Part I of the book covers Latin material. Part II—shorter in length, but no less challenging—deals with Greek. Each section is designed to provide roughly six weeks of instruction, before and after Reading Break.

Students can rest assured that these materials are being sold at cost, with no financial profit to the author or the Department. Indeed, preparation expenses have been absorbed by the Department, and the price reflects only the actual cost of printing and distribution.

Peter L. Smith
University of Victoria
November 1997 (5th Edition)

Introduction.2. Foreword

The legacy of Professor Peter L. Smith at the University of Victoria is great. Born in Victoria, Peter graduated high school with the highest marks in the province and took his undergraduate degrees at Victoria College and the University of British Columbia. Having won the Governor General’s Award he attended Yale University where he wrote his PhD focused on the Roman poet and teacher of rhetoric Ausonius. He then had a brief teaching year in Ottawa, but by the early 1960s Peter was home again and began his professional career as a teacher and administrator with the newly formed University of Victoria. In addition to his Classical scholarship, which focused on Latin lyric poetry and drama, Peter wrote a history of the university, A Multitude of the Wise: UVic Remembered (1994) reflecting on the many transformations he witnessed here as UVic became a world-renowned university. Peter had an exacting but jovial manner that students and colleagues can never forget. His demand for excellence impressed anyone who had the pleasure of knowing him.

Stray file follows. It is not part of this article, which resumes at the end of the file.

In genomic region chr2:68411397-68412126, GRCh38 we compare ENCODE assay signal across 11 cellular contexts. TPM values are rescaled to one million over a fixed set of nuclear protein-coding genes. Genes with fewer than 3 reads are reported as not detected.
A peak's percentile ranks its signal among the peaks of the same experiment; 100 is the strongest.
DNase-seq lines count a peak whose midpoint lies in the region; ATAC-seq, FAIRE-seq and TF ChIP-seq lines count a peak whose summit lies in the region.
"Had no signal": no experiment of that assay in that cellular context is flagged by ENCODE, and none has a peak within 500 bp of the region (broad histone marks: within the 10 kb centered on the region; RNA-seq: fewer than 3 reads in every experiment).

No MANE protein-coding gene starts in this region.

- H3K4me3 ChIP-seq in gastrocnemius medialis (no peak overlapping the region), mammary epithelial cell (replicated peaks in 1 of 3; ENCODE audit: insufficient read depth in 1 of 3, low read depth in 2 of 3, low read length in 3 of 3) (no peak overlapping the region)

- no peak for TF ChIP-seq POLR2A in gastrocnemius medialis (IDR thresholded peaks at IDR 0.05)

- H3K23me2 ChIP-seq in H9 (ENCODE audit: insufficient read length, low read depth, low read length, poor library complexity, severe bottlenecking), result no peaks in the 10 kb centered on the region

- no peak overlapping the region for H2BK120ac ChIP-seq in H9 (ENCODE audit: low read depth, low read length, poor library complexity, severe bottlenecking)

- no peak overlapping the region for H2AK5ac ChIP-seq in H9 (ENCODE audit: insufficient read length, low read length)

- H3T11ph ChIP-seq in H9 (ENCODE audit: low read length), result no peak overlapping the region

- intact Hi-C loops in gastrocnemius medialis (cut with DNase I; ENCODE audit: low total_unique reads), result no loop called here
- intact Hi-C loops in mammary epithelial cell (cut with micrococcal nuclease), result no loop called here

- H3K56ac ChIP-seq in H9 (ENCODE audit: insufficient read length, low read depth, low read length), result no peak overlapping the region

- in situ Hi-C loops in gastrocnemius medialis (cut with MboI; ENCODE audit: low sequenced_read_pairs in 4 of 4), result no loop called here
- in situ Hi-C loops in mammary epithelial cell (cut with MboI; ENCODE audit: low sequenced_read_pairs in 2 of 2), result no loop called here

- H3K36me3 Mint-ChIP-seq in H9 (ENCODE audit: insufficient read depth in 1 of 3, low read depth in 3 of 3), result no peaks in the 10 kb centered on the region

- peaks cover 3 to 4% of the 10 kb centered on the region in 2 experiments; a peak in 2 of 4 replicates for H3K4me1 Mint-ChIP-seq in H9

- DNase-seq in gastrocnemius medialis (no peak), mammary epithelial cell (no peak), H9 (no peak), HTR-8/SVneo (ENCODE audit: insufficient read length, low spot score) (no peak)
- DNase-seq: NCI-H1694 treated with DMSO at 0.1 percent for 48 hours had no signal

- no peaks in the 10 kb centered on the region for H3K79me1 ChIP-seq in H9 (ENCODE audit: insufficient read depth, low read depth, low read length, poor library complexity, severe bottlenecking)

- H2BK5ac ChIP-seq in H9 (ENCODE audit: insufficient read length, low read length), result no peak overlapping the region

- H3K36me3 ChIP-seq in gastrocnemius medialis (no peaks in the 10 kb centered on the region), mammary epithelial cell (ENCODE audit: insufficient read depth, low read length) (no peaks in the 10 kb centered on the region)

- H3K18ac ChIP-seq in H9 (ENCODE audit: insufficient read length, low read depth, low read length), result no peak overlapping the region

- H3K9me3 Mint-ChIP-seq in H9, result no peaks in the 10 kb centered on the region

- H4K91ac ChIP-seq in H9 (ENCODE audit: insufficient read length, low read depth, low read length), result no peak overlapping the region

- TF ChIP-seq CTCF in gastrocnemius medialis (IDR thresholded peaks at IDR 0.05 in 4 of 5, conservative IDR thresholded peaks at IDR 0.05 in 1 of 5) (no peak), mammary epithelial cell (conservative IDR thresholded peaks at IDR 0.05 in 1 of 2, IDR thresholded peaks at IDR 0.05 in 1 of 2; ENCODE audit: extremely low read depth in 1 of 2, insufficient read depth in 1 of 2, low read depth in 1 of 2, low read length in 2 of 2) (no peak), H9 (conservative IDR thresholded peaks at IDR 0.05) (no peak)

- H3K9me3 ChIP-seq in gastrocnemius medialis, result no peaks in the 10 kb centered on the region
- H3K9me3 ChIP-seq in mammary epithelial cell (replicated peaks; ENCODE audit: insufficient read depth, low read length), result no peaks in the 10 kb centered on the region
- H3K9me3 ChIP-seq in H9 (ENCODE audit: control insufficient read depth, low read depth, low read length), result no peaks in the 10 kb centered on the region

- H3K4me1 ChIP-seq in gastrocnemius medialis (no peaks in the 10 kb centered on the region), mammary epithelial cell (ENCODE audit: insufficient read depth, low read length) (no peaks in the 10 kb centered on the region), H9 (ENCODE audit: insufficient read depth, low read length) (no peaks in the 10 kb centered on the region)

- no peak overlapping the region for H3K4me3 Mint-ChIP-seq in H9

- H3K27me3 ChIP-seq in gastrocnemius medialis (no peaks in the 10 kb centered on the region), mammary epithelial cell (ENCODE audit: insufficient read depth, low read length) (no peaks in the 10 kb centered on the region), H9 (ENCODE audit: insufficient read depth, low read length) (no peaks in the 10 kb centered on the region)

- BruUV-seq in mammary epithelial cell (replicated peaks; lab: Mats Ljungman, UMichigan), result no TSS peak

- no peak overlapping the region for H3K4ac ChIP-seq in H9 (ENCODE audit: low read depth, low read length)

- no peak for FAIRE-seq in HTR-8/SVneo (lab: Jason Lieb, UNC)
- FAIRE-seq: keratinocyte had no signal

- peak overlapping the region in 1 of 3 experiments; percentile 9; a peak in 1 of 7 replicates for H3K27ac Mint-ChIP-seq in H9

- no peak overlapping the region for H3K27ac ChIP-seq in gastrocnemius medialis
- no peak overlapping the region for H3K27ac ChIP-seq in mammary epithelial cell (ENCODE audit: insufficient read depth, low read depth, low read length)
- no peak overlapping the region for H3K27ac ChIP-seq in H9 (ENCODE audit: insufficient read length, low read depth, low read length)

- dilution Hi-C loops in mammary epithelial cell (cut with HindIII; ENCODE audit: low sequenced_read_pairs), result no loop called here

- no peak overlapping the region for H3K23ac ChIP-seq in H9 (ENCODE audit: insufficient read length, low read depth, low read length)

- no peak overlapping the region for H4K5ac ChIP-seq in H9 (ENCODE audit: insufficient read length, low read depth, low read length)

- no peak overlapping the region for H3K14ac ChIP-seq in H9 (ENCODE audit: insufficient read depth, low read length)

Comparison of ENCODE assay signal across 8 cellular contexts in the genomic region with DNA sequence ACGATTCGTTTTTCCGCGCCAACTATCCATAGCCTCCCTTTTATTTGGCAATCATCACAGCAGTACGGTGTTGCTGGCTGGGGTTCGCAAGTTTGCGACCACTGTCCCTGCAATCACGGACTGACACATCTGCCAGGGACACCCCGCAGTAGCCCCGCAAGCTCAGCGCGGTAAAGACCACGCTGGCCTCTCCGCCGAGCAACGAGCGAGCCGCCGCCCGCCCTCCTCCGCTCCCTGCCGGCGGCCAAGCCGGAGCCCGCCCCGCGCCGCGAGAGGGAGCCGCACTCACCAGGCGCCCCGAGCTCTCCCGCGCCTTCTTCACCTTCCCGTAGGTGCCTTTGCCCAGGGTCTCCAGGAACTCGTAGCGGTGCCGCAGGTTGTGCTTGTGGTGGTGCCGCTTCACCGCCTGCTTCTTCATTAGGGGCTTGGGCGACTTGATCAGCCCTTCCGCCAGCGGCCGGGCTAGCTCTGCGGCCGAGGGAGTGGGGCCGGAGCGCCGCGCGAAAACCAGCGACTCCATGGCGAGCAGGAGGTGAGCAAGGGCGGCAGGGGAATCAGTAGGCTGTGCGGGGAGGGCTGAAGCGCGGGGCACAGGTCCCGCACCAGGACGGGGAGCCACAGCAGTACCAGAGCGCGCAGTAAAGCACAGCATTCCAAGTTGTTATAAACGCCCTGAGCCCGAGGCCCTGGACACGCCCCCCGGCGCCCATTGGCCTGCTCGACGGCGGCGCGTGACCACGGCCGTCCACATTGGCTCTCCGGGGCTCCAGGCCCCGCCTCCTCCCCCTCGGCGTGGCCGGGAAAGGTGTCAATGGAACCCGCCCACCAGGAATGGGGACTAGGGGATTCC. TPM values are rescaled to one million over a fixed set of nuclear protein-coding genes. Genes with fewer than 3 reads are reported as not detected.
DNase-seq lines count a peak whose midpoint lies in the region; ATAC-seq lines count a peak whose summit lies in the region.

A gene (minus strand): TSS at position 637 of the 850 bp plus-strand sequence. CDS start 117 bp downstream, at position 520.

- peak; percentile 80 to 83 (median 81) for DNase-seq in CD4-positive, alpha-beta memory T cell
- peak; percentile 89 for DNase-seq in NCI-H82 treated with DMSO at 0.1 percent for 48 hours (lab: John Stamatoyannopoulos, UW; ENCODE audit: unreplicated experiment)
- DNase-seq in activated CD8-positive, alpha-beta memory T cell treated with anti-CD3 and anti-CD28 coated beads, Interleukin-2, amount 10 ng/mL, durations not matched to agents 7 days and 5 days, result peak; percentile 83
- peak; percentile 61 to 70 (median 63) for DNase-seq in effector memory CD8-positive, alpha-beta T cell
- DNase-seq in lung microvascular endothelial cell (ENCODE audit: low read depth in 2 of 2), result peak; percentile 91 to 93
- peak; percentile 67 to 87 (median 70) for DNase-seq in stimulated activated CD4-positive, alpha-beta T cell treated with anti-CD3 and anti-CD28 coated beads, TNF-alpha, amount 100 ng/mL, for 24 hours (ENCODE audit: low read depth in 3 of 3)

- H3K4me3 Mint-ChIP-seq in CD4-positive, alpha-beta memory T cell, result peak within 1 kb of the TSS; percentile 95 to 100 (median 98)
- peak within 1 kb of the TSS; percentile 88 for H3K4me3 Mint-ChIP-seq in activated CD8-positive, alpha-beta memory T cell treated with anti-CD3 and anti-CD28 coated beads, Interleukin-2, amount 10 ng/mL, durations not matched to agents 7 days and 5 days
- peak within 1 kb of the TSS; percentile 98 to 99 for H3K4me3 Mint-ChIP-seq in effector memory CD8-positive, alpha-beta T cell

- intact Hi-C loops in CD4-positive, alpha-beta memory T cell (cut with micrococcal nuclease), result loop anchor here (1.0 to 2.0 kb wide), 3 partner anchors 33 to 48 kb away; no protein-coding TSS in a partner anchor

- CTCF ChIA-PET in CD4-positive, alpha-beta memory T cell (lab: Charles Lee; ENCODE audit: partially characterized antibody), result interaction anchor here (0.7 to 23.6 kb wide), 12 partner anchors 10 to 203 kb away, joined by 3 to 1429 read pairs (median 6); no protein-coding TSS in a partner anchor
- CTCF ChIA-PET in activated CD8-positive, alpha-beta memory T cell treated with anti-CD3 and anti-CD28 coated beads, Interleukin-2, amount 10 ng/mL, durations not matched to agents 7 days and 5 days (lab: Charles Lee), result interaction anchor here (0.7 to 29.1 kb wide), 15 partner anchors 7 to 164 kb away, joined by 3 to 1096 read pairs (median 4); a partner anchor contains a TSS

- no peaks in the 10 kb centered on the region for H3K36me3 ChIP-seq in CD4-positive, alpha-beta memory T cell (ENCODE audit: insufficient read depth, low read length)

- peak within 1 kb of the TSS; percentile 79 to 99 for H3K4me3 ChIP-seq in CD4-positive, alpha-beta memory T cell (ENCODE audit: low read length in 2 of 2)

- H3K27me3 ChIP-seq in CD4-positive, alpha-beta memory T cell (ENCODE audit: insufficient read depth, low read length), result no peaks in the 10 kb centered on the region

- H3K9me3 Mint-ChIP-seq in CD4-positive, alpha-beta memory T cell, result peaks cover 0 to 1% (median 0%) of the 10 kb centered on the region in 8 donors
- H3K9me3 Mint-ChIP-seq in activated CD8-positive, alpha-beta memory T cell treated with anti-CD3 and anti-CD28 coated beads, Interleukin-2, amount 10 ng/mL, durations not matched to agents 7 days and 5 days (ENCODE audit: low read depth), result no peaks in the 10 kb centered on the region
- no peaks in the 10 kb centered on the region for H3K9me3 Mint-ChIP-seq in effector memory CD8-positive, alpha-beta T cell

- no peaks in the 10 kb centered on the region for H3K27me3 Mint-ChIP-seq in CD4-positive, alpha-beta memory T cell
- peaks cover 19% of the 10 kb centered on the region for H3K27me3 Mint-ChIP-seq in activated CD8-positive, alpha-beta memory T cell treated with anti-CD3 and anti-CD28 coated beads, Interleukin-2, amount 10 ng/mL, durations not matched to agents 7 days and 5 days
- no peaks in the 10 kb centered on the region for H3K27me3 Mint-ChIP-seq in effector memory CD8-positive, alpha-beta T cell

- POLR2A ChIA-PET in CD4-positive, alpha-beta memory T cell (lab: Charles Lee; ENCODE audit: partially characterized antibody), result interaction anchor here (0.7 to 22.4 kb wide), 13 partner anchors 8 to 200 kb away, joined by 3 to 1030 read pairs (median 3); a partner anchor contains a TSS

The Department of Greek and Roman Studies is extremely happy to have assisted the University of Victoria library staff with the publication of this textbook which served one of the many popular courses Peter taught for our Department. This book would not be possible without the help and support of Peter’s family, and we gratefully acknowledge his wife Mary Jean, his son Dr. Daniel Hinman-Smith, and daughter Sarah Smith.

The open-access publication of this book in digital format, freely available, follows very much in character with Peter’s efforts to enrich the educational life of students of British Columbia. This book serves as a lasting memorial to one of the University of Victoria’s most revered teachers and friends.

Dr. Brendan Burke
Associate Professor and Department Chair
Department of Greek and Roman Studies
University of Victoria

  • 1 Eli E. Burriss and Lionel Casson, Latin and Greek in Current Use, 2nd edition (Englewood Cliffs, N.J.: Prentice-Hall, 1949).